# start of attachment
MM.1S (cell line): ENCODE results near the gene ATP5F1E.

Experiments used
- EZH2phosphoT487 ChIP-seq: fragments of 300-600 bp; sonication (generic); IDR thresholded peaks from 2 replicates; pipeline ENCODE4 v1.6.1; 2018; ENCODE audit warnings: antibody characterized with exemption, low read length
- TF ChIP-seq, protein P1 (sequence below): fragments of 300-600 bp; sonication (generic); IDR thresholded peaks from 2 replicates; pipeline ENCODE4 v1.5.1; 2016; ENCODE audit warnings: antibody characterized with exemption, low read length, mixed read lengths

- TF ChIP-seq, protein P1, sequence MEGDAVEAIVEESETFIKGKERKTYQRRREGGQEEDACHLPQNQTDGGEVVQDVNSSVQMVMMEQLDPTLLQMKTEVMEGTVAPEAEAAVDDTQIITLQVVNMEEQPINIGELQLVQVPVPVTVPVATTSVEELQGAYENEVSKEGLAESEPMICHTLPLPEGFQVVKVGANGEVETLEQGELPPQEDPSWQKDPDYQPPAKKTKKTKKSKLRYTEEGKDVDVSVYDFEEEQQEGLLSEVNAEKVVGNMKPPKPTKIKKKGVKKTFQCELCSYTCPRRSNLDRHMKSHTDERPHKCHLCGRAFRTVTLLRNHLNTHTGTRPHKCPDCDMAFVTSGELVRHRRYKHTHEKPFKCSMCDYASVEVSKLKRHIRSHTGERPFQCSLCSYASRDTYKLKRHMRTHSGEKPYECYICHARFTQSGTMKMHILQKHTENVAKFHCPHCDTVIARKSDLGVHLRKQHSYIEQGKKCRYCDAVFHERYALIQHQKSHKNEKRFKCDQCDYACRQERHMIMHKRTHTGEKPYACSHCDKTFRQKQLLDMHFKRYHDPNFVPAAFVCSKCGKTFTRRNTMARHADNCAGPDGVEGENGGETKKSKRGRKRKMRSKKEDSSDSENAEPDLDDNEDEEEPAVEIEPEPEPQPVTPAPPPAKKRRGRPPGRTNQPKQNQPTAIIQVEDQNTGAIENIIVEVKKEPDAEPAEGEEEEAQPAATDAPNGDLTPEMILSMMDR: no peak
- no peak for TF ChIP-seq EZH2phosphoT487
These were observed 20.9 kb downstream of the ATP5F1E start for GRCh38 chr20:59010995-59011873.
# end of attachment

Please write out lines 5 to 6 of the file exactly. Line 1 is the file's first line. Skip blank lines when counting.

- TF ChIP-seq, protein P1, sequence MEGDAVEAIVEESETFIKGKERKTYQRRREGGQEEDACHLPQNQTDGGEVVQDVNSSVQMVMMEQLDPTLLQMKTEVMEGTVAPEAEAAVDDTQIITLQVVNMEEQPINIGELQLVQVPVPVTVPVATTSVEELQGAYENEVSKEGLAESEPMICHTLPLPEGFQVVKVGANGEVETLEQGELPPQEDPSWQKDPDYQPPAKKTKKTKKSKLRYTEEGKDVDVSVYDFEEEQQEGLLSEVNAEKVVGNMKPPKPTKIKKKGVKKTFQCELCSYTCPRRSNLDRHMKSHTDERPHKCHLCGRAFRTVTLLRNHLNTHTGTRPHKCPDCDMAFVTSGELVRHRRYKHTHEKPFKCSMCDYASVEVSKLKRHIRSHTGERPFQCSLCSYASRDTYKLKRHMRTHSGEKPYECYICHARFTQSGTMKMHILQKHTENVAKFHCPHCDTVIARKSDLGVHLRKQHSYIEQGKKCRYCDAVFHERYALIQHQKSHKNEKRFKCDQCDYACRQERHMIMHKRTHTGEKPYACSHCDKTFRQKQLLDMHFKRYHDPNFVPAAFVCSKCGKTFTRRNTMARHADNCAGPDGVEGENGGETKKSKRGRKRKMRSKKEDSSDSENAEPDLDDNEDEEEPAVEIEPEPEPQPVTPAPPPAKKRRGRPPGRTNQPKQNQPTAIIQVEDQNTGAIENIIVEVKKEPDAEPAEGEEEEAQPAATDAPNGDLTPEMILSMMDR: no peak
- no peak for TF ChIP-seq EZH2phosphoT487